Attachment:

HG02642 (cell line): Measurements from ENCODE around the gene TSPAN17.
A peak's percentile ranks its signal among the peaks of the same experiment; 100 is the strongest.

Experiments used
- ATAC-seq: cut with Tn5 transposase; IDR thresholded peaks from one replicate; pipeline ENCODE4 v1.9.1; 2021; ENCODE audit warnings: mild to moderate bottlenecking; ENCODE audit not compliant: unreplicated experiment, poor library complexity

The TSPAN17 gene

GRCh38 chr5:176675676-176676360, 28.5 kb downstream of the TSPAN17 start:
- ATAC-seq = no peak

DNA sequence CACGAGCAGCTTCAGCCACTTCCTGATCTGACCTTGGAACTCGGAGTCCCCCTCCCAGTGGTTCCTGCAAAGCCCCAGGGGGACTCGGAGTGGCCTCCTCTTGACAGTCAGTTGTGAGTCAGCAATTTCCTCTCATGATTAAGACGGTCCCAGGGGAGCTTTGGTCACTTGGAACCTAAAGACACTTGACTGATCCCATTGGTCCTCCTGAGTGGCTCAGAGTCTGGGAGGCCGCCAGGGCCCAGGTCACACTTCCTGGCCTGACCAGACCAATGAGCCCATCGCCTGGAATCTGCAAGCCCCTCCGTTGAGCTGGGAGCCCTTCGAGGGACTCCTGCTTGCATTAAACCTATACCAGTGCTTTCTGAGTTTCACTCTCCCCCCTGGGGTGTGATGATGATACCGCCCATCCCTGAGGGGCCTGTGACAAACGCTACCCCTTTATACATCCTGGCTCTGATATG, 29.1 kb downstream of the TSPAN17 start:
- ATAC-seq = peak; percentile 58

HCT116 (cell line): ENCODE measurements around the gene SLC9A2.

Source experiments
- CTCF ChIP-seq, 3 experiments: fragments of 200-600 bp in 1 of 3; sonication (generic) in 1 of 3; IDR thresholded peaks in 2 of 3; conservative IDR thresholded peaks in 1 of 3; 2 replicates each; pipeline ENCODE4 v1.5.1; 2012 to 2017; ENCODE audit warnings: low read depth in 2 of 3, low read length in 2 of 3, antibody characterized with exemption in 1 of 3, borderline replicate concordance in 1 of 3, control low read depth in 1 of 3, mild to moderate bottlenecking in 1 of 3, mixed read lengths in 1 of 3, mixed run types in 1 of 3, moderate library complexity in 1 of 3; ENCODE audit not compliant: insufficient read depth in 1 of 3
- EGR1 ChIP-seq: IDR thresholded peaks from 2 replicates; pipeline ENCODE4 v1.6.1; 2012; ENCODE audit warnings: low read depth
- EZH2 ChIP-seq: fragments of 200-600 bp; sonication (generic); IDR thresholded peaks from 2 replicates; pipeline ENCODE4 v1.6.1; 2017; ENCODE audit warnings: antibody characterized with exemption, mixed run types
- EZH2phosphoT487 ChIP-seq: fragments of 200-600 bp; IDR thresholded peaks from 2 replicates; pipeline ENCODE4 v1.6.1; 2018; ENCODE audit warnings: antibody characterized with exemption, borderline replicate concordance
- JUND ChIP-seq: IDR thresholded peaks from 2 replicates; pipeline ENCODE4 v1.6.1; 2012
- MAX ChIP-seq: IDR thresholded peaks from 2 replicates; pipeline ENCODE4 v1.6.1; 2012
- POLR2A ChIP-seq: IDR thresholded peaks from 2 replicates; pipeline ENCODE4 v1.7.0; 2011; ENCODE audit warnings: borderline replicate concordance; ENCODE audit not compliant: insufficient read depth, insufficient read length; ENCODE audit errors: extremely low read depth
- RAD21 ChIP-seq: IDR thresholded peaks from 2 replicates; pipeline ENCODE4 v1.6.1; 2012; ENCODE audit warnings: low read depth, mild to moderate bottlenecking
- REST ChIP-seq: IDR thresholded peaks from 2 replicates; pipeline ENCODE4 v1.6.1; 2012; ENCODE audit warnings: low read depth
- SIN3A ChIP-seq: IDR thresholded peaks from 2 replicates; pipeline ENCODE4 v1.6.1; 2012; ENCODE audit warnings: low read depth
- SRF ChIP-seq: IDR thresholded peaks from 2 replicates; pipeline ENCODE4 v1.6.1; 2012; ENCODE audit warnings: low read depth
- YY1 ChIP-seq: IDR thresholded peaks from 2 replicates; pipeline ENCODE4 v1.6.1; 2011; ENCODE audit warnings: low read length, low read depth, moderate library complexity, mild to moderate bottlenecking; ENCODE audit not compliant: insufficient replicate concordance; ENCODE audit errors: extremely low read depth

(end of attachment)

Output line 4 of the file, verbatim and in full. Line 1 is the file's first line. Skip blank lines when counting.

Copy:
- ATAC-seq: cut with Tn5 transposase; IDR thresholded peaks from one replicate; pipeline ENCODE4 v1.9.1; 2021; ENCODE audit warnings: mild to moderate bottlenecking; ENCODE audit not compliant: unreplicated experiment, poor library complexity